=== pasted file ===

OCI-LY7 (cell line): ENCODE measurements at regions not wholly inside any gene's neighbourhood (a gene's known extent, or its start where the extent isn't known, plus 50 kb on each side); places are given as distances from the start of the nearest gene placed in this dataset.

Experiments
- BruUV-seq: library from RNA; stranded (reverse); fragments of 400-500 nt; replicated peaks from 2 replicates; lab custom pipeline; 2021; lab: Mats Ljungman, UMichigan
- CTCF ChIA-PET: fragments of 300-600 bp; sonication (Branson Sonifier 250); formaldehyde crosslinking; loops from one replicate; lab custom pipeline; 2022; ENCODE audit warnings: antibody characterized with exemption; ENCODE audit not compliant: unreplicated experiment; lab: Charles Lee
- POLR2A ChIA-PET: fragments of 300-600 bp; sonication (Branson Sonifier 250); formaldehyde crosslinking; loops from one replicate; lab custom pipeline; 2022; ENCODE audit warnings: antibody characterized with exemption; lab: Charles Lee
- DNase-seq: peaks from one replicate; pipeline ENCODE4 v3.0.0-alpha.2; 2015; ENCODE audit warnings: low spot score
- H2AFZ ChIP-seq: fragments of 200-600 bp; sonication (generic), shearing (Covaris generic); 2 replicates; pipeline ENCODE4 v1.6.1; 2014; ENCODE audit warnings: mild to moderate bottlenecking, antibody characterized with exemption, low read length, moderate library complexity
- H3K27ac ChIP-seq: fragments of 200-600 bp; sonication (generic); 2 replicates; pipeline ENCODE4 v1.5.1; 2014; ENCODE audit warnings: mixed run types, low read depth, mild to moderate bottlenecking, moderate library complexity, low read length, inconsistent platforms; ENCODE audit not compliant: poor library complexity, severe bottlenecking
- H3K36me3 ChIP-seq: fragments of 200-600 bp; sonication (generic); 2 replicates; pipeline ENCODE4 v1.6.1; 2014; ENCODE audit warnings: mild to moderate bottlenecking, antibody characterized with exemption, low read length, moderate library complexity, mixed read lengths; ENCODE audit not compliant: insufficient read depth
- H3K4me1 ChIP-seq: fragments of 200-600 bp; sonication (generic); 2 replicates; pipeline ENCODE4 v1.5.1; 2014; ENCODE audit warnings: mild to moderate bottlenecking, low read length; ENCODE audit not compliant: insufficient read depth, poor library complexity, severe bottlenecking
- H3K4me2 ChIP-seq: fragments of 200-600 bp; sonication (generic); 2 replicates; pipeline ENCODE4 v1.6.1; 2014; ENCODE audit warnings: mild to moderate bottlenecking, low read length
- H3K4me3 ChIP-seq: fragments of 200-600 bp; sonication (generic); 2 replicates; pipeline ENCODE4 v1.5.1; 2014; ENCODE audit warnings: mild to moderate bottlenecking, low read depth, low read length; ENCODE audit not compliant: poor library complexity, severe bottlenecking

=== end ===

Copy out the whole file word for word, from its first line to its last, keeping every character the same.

OCI-LY7 (cell line): ENCODE measurements at regions not wholly inside any gene's neighbourhood (a gene's known extent, or its start where the extent isn't known, plus 50 kb on each side); places are given as distances from the start of the nearest gene placed in this dataset.

Experiments
- BruUV-seq: library from RNA; stranded (reverse); fragments of 400-500 nt; replicated peaks from 2 replicates; lab custom pipeline; 2021; lab: Mats Ljungman, UMichigan
- CTCF ChIA-PET: fragments of 300-600 bp; sonication (Branson Sonifier 250); formaldehyde crosslinking; loops from one replicate; lab custom pipeline; 2022; ENCODE audit warnings: antibody characterized with exemption; ENCODE audit not compliant: unreplicated experiment; lab: Charles Lee
- POLR2A ChIA-PET: fragments of 300-600 bp; sonication (Branson Sonifier 250); formaldehyde crosslinking; loops from one replicate; lab custom pipeline; 2022; ENCODE audit warnings: antibody characterized with exemption; lab: Charles Lee
- DNase-seq: peaks from one replicate; pipeline ENCODE4 v3.0.0-alpha.2; 2015; ENCODE audit warnings: low spot score
- H2AFZ ChIP-seq: fragments of 200-600 bp; sonication (generic), shearing (Covaris generic); 2 replicates; pipeline ENCODE4 v1.6.1; 2014; ENCODE audit warnings: mild to moderate bottlenecking, antibody characterized with exemption, low read length, moderate library complexity
- H3K27ac ChIP-seq: fragments of 200-600 bp; sonication (generic); 2 replicates; pipeline ENCODE4 v1.5.1; 2014; ENCODE audit warnings: mixed run types, low read depth, mild to moderate bottlenecking, moderate library complexity, low read length, inconsistent platforms; ENCODE audit not compliant: poor library complexity, severe bottlenecking
- H3K36me3 ChIP-seq: fragments of 200-600 bp; sonication (generic); 2 replicates; pipeline ENCODE4 v1.6.1; 2014; ENCODE audit warnings: mild to moderate bottlenecking, antibody characterized with exemption, low read length, moderate library complexity, mixed read lengths; ENCODE audit not compliant: insufficient read depth
- H3K4me1 ChIP-seq: fragments of 200-600 bp; sonication (generic); 2 replicates; pipeline ENCODE4 v1.5.1; 2014; ENCODE audit warnings: mild to moderate bottlenecking, low read length; ENCODE audit not compliant: insufficient read depth, poor library complexity, severe bottlenecking
- H3K4me2 ChIP-seq: fragments of 200-600 bp; sonication (generic); 2 replicates; pipeline ENCODE4 v1.6.1; 2014; ENCODE audit warnings: mild to moderate bottlenecking, low read length
- H3K4me3 ChIP-seq: fragments of 200-600 bp; sonication (generic); 2 replicates; pipeline ENCODE4 v1.5.1; 2014; ENCODE audit warnings: mild to moderate bottlenecking, low read depth, low read length; ENCODE audit not compliant: poor library complexity, severe bottlenecking